This photo was taken by NASA/Johns Hopkins University Applied Physics Laboratory/Carnegie Institution of Washington in August.
What do you see? The Cookie Monster?
According to NASA: "It is the superposition of younger craters on older craters (in this case two smaller craters upon the rim of an older crater) that can result in landforms that appear to resemble more familiar shapes to human eyes."
"More generally, the Law of Superposition allows scientists to determine which surface features pre- and postdate others, leading to a better understanding of the geological history of different regions of Mercury's surface," says NASA.
According to Richard Bent of Laguna Niguel, who spent more than 20 years working on satellites and rockets for the aerospace industry: "The angle of the light brings out the 'Cookie Monster' in this image. There are some other famous space body features out there that look familiar to us. Check out the Martian face and the moon crater with something in the middle. These are all impact craters from space borne stuff thats floating around out there. Our earth gets bombarded regularly with interplanetary debris but our atmosphere takes care of most of these objects."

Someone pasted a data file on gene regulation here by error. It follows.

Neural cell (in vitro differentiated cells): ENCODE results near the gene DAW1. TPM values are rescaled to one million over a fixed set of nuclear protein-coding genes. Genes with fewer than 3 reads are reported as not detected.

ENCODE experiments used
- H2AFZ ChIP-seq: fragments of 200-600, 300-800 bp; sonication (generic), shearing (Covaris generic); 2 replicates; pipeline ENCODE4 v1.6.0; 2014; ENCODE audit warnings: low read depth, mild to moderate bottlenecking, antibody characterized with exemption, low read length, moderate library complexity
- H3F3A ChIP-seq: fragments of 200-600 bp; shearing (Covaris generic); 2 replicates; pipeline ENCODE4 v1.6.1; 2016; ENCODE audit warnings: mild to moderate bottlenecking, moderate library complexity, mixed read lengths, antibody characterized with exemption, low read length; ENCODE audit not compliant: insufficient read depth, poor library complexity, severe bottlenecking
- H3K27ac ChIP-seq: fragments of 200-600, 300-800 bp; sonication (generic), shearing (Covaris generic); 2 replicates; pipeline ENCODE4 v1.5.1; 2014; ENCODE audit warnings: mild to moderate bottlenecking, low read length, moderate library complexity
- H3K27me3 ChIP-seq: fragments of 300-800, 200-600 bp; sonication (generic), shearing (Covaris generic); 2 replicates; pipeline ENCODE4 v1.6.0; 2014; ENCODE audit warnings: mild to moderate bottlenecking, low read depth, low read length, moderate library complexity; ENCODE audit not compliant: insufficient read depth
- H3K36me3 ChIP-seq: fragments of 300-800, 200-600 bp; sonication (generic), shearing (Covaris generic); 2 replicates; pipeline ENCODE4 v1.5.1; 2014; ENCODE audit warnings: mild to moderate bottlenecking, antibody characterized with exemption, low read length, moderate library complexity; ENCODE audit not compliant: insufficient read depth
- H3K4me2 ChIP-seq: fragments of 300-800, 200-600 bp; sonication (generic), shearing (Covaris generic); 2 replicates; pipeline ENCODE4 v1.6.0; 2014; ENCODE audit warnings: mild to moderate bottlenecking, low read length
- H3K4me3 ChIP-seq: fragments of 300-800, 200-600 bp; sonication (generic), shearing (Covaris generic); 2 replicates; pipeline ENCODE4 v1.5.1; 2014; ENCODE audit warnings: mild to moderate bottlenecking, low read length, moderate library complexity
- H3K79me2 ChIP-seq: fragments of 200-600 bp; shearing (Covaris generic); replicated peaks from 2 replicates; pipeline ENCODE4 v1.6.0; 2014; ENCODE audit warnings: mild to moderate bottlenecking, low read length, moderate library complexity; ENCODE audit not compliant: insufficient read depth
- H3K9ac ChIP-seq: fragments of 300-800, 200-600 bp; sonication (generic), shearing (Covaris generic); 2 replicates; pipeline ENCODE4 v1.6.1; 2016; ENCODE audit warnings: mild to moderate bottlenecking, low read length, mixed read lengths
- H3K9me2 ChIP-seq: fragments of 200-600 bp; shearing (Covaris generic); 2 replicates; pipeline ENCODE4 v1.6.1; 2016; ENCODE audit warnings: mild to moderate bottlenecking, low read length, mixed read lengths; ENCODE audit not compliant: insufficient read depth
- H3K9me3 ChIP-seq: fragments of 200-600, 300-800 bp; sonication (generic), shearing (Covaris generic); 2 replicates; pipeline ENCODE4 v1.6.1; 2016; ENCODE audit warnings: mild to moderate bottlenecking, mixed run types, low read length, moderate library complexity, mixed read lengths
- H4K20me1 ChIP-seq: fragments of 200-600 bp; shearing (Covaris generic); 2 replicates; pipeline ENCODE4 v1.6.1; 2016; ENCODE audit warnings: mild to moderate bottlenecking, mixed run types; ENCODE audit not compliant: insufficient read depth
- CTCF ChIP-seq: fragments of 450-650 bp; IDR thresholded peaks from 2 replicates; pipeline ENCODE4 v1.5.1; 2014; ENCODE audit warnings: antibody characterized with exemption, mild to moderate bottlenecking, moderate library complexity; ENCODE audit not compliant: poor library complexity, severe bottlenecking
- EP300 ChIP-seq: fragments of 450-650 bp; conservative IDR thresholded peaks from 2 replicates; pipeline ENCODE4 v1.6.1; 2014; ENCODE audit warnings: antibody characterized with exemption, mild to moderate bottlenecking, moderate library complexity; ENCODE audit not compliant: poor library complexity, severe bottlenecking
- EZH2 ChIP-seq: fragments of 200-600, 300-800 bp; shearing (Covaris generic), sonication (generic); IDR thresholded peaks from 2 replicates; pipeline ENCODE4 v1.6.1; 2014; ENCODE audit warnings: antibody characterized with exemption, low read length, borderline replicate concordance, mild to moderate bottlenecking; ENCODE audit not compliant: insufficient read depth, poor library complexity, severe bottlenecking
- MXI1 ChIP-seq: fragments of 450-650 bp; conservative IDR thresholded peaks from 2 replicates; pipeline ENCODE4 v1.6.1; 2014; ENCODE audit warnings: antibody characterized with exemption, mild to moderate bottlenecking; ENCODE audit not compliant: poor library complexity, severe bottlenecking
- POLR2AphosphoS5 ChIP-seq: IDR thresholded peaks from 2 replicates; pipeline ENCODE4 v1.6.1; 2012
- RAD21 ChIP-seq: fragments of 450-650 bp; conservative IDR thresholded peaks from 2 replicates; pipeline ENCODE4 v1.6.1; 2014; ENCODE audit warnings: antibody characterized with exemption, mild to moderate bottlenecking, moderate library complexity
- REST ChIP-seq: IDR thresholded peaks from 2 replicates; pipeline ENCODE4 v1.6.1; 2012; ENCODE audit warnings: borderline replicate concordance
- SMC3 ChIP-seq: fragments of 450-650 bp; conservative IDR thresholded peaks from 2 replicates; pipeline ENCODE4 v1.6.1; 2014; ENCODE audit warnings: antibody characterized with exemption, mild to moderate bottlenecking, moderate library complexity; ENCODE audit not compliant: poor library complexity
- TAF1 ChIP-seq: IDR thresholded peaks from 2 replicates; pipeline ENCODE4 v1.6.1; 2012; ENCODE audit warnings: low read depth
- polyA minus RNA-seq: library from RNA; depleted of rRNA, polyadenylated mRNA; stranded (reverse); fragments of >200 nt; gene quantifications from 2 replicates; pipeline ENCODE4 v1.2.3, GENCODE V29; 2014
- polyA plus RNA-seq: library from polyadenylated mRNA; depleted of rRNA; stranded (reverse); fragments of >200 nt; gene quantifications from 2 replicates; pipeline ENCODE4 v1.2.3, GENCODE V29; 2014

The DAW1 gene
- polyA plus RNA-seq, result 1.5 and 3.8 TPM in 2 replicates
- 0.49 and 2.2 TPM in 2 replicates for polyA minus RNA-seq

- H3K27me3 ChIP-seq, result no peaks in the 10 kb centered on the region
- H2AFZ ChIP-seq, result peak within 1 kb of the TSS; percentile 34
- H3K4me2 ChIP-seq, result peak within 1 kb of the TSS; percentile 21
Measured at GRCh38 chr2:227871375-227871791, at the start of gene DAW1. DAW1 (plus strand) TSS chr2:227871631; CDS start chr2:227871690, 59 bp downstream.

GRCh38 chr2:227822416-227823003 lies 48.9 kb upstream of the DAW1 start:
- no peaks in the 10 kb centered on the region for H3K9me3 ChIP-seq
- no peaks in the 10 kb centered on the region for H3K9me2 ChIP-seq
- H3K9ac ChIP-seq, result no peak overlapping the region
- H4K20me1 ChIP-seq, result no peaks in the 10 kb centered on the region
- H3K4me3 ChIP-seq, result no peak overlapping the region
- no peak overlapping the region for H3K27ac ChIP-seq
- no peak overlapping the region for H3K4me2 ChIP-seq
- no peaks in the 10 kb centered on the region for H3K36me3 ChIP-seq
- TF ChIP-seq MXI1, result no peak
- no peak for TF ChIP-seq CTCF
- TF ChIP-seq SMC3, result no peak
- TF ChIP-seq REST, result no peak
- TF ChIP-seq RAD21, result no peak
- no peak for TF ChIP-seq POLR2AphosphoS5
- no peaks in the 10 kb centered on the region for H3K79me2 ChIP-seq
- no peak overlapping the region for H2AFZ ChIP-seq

Marguerite Gaspar, an eighth grade Laguna Niguel Science teacher, says she also thinks the craters look like the Cookie Monster.
"Oscar the Grouch would be far more elliptical, so this is definitely Cookie," she said. "I think the real concept at play here is called pareidolia, the tendency for humans to find faces (and other familiar shapes) in random patterns. There's a nifty article on pareidolia in The Atlantic online that discusses how computer models also exhibit pareidolia."
She says this is not the first time that people have seen faces on Mars.
"There is a very famous image of a face on Mars, released in 1976 and taken from one of the Viking spacecraft. There were (and maybe still are) people (not me) who have all kinds of ideas about lost Martian civilizations and Martian pyramids," she said.
Read more here astrosociety.org/edu/publications/tnl/25/25.html
However, the most likely explanation, pareidolia, is also the simplest, (i.e. Occam's Razor, she said.
What do you think? Do you see the image of the Cookie Monster?